I noticed a trend in the media that really started to bother me.  Whenever they spoke of a shooting, I would often hear this line: a white police officer shot an unarmed black male.  Do you see the issue there?  While they are reporting the facts, there is an insinuation buried in the words that I seriously don’t like.  A white police officer shot an unarmed black male.  Why is their skin color even important?  Isn’t it enough that a human being shot another human being to death?

This is what I mean by over-correction.  Because of an actual racially charged incident, now any incident with similar circumstances is labeled as racially charged, even before all the facts are in.  And that’s worse, these incidents that may or may not be racially charge could end up obscuring the incidents that actually are.  One of the stories I remember was of a cop shooting a man who was running away from him.  The cop said the man had stolen his taser, and that he feared for his life.  But before we even had all the facts, we immediately started reporting it as a white police officer shooting an unarmed black male.  If the event had been proven to be racially motivated in some way, then yes I would say calling attention to their race would be important.  But it really shouldn’t be something that we call attention to upon the first reports of the incident, even though in that specific case I thought that the police officer was completely in the wrong.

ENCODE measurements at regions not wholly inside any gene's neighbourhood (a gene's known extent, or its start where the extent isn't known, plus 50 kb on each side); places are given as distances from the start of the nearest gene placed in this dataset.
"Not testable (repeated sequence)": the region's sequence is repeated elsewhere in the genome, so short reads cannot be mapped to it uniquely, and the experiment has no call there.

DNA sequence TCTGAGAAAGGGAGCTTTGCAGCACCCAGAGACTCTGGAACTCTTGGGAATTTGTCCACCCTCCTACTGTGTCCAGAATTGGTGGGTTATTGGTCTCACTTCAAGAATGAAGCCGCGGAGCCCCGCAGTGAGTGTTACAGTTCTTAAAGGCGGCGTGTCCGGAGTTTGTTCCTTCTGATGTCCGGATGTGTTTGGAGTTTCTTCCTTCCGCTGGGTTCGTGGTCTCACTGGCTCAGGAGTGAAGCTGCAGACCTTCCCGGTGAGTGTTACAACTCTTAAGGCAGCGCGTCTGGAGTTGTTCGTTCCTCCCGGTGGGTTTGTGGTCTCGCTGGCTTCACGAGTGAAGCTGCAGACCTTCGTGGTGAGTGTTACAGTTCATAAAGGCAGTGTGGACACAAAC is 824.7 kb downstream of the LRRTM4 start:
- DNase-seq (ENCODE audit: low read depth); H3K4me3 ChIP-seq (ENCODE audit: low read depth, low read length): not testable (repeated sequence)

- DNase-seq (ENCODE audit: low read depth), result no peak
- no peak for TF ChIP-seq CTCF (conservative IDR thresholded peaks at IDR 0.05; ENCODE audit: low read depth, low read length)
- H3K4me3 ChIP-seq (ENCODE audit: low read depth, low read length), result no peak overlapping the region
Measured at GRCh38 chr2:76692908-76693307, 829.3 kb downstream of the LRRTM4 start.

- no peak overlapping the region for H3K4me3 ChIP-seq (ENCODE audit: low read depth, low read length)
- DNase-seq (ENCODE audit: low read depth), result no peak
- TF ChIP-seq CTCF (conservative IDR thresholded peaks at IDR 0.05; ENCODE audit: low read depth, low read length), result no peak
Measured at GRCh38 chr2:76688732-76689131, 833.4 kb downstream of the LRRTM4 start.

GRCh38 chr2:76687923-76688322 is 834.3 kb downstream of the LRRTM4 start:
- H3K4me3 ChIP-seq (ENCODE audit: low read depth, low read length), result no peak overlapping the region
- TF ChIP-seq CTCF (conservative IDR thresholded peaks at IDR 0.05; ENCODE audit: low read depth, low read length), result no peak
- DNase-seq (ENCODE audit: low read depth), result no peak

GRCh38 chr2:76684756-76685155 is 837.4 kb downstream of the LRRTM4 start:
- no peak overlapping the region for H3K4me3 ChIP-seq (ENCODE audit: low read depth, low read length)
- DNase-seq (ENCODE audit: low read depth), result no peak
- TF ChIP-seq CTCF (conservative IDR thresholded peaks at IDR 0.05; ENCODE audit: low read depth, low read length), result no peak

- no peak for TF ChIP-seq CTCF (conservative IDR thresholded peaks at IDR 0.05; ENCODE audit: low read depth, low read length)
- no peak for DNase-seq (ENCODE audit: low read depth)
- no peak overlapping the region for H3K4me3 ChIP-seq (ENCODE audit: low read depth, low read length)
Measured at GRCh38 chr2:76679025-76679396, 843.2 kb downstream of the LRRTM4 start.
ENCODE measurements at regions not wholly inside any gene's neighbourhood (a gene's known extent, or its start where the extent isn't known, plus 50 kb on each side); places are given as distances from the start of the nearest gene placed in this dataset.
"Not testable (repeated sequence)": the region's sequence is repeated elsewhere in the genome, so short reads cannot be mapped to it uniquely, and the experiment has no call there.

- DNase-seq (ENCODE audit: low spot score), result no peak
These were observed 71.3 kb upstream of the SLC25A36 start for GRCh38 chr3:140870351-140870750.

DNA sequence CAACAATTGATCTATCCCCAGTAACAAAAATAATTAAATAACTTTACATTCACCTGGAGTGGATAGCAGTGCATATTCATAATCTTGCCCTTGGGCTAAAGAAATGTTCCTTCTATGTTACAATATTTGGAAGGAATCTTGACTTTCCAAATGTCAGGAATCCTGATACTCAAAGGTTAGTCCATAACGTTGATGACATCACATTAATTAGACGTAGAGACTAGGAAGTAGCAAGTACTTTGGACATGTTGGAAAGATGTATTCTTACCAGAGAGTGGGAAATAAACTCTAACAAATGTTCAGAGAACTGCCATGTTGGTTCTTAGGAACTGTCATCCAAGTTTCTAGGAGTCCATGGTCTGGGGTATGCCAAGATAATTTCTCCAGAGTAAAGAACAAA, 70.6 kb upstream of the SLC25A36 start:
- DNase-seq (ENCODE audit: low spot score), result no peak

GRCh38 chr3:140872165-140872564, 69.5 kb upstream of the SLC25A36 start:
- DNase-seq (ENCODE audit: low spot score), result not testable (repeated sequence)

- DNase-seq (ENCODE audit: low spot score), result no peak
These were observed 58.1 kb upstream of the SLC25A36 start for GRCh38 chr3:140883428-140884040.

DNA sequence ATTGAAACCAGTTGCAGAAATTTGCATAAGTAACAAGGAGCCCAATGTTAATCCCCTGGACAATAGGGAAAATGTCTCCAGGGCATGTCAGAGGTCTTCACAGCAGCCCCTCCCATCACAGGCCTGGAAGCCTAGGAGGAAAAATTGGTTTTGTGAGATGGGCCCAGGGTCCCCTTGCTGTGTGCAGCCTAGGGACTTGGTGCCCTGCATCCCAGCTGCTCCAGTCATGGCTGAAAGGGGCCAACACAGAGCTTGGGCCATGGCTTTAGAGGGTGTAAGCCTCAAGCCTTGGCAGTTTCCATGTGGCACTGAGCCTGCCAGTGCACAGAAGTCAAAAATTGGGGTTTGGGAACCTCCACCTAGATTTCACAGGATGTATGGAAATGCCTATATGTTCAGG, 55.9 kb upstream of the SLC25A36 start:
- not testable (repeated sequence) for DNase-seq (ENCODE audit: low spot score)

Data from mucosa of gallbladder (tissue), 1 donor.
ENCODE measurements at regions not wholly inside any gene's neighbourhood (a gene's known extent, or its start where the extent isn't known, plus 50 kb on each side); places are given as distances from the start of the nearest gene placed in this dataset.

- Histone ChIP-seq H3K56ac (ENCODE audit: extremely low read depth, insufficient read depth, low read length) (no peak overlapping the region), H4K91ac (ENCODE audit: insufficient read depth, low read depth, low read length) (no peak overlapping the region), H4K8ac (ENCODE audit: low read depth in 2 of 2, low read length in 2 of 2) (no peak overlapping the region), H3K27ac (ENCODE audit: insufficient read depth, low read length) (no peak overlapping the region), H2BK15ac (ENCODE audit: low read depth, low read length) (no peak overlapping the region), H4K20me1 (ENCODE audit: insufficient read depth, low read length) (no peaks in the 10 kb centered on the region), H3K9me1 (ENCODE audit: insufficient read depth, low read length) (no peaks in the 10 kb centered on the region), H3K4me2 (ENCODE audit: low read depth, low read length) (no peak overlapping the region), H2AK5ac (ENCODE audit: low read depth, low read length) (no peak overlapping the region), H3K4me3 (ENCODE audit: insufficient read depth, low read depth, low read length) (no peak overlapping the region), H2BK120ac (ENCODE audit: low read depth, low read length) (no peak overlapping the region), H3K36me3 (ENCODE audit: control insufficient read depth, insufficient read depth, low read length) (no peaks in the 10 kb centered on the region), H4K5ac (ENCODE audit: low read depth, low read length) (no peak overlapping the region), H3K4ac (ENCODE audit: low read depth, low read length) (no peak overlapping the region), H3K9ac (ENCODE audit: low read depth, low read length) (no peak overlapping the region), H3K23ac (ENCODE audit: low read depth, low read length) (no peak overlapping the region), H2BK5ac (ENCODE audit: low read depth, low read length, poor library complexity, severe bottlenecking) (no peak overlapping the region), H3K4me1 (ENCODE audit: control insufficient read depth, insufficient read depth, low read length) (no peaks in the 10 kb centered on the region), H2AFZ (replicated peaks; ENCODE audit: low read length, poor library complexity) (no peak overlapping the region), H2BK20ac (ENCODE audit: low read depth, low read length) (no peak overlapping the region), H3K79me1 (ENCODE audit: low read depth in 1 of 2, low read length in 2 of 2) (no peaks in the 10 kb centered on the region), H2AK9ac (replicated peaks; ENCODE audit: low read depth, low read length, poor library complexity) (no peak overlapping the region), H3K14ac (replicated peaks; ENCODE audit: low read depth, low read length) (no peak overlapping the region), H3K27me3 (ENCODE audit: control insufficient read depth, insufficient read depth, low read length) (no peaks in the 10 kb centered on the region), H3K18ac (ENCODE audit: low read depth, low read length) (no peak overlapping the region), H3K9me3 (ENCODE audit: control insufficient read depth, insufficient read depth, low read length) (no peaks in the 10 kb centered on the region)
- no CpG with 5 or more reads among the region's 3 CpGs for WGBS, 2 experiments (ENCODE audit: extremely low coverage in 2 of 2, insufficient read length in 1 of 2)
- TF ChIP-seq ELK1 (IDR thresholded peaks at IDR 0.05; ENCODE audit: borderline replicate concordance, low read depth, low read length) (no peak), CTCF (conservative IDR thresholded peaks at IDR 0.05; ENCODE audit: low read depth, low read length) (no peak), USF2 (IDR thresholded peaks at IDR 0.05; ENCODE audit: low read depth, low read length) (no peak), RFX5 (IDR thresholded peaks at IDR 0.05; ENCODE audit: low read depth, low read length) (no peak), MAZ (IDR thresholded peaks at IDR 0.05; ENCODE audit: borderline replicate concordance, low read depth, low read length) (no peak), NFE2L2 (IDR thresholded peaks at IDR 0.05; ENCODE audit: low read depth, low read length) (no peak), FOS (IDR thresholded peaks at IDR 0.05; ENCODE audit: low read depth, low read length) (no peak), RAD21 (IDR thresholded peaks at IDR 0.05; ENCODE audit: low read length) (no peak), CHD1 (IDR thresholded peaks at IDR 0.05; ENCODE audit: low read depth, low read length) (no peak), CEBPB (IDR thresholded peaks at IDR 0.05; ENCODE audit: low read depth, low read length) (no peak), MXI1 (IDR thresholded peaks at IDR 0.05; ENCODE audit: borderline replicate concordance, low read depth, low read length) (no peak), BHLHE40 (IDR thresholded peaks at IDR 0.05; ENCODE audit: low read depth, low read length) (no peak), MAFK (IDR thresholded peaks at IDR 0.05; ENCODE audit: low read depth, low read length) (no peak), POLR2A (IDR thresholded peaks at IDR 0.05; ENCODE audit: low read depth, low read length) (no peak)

I do not believe myself to be a racist.  I feel I have to say that because I know that some people, if they ever read this post, would most likely construe my words in that sense and I would immediately be labeled in their minds as a scumbag.  But if we really want to achieve true equality, we have to learn to not give in to knee-jerk reactions like that.  True equality does not involve giving one group special treatment over another.  True equality means everyone is treated as the same.  The human experience is not black and white.  It is both, and all shades of grey in between.  There are good cops, and there are bad cops.  There are nice people, and there are mean people.  There are people who believe in equality, and there are people who cling to outdated notions of racial superiority.  In this country especially we have to start understanding that life is not a series of binary choices, of belonging to one side or another.  Life is a spectrum, and the people you meet may lie on any part of that spectrum.

In the end, who knows?  True equality might be an impossibility.  But we won’t stop fighting for it.

 

Well I hope you enjoyed this more serious post of mine.  I don’t often talk about social issues on this blog (mainly because I feel that people get inundated with it enough in modern society), but I felt like I wanted to say something about a topic that I’ve been thinking about for a while now.

In any case, that’s all I have for you this week.  Tune in next Wednesday for another post, and as always, have a wonderful week.

 

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One thought on “Course Over-Correction: Our Cultural Sensitivity

  1. Pingback: Caustic Overreaction: The Importance of Freedom of Speech – Rumination on the Lake